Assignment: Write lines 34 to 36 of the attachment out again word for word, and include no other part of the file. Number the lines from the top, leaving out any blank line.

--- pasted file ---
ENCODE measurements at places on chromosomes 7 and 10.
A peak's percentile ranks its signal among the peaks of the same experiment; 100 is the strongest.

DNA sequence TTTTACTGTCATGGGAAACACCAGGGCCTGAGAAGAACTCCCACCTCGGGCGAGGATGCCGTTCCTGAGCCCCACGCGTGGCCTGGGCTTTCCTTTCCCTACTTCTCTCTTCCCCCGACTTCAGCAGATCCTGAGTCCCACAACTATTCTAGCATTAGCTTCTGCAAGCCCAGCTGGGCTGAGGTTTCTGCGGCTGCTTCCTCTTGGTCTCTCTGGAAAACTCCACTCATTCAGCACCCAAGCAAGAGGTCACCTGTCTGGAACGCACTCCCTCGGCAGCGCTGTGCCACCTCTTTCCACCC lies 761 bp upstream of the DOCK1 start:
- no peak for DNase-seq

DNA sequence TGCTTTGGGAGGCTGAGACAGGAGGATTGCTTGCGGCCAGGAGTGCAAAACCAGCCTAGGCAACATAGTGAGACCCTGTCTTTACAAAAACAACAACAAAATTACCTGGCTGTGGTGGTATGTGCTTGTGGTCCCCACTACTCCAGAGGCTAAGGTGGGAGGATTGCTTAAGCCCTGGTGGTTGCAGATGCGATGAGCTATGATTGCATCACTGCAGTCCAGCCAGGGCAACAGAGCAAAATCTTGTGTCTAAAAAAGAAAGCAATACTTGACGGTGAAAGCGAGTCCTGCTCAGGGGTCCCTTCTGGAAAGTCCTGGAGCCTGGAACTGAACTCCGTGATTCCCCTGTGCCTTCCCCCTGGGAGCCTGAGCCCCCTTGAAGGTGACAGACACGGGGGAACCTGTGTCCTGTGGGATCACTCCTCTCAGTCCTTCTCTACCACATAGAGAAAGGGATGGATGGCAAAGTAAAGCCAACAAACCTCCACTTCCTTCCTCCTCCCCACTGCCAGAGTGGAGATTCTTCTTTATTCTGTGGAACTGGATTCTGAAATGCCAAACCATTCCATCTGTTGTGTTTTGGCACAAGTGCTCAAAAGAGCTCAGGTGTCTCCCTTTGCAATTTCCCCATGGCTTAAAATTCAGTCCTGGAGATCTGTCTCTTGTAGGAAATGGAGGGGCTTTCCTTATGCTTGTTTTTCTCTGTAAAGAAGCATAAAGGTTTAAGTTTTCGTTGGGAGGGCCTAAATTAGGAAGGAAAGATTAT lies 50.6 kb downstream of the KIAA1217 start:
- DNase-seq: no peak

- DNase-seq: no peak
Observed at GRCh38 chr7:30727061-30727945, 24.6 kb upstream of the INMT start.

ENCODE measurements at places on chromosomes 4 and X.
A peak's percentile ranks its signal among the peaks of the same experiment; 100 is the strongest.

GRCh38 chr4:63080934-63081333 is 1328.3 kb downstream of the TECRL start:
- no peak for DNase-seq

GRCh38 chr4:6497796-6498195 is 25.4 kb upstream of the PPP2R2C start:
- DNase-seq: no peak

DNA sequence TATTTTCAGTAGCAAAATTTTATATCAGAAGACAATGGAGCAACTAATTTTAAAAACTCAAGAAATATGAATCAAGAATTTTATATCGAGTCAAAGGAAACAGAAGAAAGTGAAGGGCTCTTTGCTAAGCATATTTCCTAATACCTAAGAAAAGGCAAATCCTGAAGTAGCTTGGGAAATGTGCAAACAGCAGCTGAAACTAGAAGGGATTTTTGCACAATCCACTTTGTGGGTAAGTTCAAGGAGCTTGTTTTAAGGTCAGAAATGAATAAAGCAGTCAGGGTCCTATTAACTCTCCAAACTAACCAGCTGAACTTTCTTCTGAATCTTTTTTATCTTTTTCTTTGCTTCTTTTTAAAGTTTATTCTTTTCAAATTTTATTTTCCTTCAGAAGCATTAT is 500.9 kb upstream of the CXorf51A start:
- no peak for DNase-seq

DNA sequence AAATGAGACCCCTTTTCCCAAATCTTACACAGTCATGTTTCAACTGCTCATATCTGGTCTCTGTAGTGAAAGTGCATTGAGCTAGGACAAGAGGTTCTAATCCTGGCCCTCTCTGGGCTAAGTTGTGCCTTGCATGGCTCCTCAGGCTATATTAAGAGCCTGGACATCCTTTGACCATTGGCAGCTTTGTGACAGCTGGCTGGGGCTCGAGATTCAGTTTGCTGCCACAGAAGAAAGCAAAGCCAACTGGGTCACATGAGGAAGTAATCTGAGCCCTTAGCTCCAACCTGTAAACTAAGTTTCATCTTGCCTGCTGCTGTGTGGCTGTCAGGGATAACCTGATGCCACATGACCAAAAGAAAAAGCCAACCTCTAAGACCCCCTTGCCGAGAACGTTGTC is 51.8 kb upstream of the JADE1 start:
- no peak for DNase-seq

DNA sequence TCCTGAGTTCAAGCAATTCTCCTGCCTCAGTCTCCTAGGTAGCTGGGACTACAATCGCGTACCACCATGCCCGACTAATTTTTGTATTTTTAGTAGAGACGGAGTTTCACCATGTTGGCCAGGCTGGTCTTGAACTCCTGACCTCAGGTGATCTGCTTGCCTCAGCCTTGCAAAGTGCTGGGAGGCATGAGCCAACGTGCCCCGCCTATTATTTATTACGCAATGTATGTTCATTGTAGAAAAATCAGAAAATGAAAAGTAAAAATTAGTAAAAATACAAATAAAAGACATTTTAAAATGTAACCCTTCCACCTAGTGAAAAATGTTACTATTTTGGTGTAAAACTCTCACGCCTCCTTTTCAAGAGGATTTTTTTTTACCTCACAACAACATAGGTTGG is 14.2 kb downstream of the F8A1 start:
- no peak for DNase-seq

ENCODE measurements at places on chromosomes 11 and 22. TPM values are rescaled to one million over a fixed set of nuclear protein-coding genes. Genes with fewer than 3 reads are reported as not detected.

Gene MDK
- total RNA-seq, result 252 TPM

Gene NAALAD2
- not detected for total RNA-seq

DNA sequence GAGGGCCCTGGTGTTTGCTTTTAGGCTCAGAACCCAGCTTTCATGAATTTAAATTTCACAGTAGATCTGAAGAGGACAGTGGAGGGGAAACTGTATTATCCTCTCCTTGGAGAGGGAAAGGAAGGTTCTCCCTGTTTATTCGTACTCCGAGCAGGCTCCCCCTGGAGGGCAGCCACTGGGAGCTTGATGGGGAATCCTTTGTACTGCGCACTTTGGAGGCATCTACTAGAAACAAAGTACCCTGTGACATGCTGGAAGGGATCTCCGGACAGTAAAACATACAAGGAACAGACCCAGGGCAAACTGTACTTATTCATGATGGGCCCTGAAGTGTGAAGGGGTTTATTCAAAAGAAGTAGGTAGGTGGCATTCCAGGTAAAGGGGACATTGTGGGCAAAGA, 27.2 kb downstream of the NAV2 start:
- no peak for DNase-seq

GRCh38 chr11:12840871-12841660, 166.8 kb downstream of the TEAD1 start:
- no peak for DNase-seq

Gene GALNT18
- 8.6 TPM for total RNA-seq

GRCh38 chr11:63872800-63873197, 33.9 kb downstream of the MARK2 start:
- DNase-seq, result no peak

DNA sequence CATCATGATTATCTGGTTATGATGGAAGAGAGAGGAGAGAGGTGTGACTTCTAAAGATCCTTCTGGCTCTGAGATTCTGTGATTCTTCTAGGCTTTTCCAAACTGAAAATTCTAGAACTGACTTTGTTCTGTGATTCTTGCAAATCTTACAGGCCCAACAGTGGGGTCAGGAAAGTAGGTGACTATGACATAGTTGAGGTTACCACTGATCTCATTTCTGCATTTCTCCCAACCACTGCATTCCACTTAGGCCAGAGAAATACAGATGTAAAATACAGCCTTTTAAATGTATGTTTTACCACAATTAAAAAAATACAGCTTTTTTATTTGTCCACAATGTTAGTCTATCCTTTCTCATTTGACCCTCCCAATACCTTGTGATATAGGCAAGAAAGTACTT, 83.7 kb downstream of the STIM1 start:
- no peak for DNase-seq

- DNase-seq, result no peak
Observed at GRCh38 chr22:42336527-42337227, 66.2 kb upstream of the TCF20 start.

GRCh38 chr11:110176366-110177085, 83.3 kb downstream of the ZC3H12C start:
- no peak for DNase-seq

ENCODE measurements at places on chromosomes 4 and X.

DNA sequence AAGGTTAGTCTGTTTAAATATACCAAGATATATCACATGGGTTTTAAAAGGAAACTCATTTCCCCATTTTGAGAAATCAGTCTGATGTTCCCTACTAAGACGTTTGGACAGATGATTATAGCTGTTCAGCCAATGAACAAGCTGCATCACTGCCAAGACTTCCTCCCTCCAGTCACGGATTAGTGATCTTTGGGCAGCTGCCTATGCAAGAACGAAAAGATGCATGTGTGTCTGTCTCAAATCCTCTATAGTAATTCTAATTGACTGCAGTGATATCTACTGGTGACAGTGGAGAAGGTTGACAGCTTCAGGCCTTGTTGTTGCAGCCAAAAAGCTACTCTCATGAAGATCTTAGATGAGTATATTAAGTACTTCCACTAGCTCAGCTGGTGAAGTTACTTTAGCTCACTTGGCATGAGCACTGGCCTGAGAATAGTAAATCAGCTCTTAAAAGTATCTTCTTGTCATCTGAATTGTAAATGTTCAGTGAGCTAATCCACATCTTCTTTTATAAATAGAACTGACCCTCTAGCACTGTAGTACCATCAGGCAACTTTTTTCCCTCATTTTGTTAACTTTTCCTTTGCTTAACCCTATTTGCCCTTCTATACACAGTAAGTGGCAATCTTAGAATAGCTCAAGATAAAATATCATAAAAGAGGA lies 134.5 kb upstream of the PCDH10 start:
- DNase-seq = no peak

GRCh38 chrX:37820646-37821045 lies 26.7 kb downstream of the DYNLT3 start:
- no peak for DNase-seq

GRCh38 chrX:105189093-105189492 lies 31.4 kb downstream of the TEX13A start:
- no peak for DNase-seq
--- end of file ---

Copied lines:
DNA sequence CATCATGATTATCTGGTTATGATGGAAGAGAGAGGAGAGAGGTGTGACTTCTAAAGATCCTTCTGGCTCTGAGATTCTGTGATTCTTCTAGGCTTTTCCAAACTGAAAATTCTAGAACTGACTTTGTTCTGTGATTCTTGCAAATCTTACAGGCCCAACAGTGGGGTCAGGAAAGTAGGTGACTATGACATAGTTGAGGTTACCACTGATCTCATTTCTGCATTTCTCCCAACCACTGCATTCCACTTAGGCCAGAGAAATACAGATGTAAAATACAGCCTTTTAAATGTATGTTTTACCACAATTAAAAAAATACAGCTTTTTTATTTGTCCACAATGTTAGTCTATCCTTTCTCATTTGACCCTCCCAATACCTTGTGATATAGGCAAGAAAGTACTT, 83.7 kb downstream of the STIM1 start:
- no peak for DNase-seq

- DNase-seq, result no peak